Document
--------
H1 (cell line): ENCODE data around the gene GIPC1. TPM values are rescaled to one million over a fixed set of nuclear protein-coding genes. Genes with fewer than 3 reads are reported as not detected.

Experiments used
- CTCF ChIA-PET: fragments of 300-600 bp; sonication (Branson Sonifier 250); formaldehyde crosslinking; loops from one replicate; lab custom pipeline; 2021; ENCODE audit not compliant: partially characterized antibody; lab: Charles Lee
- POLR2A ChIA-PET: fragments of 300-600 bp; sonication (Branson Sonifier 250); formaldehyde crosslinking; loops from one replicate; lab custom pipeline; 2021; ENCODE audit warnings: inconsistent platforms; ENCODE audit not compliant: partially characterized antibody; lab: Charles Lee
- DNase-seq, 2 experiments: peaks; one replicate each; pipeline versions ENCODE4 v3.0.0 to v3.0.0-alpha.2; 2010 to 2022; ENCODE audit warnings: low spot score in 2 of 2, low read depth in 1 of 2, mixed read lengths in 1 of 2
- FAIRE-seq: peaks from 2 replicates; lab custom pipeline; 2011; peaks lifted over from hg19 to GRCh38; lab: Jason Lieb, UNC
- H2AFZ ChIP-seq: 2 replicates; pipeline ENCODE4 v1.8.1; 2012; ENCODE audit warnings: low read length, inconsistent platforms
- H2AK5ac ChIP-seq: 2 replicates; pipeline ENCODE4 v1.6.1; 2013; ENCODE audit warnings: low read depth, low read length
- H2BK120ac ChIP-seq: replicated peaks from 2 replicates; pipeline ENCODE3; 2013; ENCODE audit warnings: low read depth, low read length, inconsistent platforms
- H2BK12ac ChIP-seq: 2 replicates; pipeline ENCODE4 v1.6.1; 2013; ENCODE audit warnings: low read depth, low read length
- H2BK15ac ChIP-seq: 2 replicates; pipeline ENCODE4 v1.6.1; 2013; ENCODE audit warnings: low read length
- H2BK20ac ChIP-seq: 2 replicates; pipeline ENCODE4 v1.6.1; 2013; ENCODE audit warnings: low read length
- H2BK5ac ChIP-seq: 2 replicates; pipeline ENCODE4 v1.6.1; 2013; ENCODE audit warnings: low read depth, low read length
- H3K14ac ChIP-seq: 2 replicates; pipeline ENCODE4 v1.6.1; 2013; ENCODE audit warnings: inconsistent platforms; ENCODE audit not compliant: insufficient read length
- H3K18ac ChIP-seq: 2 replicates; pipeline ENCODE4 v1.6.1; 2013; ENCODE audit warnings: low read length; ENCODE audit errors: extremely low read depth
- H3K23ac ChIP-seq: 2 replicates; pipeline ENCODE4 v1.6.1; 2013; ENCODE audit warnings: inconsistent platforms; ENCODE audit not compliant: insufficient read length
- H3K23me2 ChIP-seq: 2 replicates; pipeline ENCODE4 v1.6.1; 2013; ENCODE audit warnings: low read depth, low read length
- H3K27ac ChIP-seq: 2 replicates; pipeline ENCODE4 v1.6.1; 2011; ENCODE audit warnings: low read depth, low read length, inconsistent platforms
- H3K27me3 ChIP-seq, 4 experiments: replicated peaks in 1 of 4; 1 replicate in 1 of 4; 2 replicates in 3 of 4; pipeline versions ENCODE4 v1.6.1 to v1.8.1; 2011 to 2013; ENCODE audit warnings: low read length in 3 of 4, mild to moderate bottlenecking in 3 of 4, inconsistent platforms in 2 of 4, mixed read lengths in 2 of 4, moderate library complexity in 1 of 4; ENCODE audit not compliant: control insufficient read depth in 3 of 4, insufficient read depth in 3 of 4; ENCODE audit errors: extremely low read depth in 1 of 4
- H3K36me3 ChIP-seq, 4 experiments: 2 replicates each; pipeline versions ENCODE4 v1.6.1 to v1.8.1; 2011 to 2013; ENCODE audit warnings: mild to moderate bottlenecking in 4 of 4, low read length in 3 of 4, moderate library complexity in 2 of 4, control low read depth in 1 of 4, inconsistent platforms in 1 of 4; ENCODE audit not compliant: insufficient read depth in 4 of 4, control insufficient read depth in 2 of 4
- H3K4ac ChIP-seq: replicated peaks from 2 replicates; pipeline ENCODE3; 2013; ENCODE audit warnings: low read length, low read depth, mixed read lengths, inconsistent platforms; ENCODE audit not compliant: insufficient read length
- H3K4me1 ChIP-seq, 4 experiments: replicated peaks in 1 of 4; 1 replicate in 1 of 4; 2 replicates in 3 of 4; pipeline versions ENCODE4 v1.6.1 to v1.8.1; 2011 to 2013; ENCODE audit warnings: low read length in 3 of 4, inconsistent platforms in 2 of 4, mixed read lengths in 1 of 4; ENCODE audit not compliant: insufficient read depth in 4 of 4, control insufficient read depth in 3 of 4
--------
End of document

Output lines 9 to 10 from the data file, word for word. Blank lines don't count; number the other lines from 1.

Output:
- H2BK120ac ChIP-seq: replicated peaks from 2 replicates; pipeline ENCODE3; 2013; ENCODE audit warnings: low read depth, low read length, inconsistent platforms
- H2BK12ac ChIP-seq: 2 replicates; pipeline ENCODE4 v1.6.1; 2013; ENCODE audit warnings: low read depth, low read length